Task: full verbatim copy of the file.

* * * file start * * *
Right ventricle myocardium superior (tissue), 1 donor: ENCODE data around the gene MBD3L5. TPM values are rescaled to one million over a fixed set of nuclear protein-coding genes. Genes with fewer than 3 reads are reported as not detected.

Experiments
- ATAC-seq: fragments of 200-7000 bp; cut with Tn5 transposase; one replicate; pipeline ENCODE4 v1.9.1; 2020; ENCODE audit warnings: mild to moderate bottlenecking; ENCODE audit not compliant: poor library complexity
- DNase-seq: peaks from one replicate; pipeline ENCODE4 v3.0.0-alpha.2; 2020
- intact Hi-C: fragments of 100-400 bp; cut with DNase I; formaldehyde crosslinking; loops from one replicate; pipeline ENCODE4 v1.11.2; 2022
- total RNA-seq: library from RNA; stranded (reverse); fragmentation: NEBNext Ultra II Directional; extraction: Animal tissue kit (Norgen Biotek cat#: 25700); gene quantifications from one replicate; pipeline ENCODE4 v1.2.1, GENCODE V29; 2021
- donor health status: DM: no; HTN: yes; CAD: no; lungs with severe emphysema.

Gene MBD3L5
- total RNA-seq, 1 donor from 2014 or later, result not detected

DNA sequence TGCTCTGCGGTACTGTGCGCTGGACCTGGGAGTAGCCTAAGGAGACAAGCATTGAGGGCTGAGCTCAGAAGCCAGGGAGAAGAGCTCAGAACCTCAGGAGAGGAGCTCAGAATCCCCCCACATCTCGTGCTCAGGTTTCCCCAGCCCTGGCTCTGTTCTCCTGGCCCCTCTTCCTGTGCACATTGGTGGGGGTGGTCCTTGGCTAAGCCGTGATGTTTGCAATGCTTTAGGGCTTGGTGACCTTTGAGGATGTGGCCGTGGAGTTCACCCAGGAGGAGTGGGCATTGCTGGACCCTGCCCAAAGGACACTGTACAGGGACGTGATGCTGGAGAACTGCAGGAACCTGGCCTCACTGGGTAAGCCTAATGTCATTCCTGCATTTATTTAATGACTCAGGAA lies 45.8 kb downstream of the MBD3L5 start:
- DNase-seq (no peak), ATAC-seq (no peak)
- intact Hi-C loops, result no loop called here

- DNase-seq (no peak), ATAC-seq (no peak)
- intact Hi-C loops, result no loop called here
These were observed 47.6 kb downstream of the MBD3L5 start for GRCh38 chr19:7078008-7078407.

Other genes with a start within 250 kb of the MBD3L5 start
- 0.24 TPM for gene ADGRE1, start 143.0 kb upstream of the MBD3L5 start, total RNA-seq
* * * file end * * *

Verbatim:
Right ventricle myocardium superior (tissue), 1 donor: ENCODE data around the gene MBD3L5. TPM values are rescaled to one million over a fixed set of nuclear protein-coding genes. Genes with fewer than 3 reads are reported as not detected.

Experiments
- ATAC-seq: fragments of 200-7000 bp; cut with Tn5 transposase; one replicate; pipeline ENCODE4 v1.9.1; 2020; ENCODE audit warnings: mild to moderate bottlenecking; ENCODE audit not compliant: poor library complexity
- DNase-seq: peaks from one replicate; pipeline ENCODE4 v3.0.0-alpha.2; 2020
- intact Hi-C: fragments of 100-400 bp; cut with DNase I; formaldehyde crosslinking; loops from one replicate; pipeline ENCODE4 v1.11.2; 2022
- total RNA-seq: library from RNA; stranded (reverse); fragmentation: NEBNext Ultra II Directional; extraction: Animal tissue kit (Norgen Biotek cat#: 25700); gene quantifications from one replicate; pipeline ENCODE4 v1.2.1, GENCODE V29; 2021
- donor health status: DM: no; HTN: yes; CAD: no; lungs with severe emphysema.

Gene MBD3L5
- total RNA-seq, 1 donor from 2014 or later, result not detected

DNA sequence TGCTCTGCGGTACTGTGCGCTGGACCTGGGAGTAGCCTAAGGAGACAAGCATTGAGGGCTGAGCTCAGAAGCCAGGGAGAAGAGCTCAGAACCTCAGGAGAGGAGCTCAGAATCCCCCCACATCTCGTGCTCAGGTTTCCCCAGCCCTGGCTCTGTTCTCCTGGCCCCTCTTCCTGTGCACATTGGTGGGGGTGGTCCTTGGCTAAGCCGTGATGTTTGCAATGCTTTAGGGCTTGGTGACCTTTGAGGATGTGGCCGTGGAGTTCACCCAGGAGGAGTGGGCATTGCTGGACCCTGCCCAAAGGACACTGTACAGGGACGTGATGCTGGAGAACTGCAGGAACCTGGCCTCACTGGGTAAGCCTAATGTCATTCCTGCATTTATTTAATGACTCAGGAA lies 45.8 kb downstream of the MBD3L5 start:
- DNase-seq (no peak), ATAC-seq (no peak)
- intact Hi-C loops, result no loop called here

- DNase-seq (no peak), ATAC-seq (no peak)
- intact Hi-C loops, result no loop called here
These were observed 47.6 kb downstream of the MBD3L5 start for GRCh38 chr19:7078008-7078407.

Other genes with a start within 250 kb of the MBD3L5 start
- 0.24 TPM for gene ADGRE1, start 143.0 kb upstream of the MBD3L5 start, total RNA-seq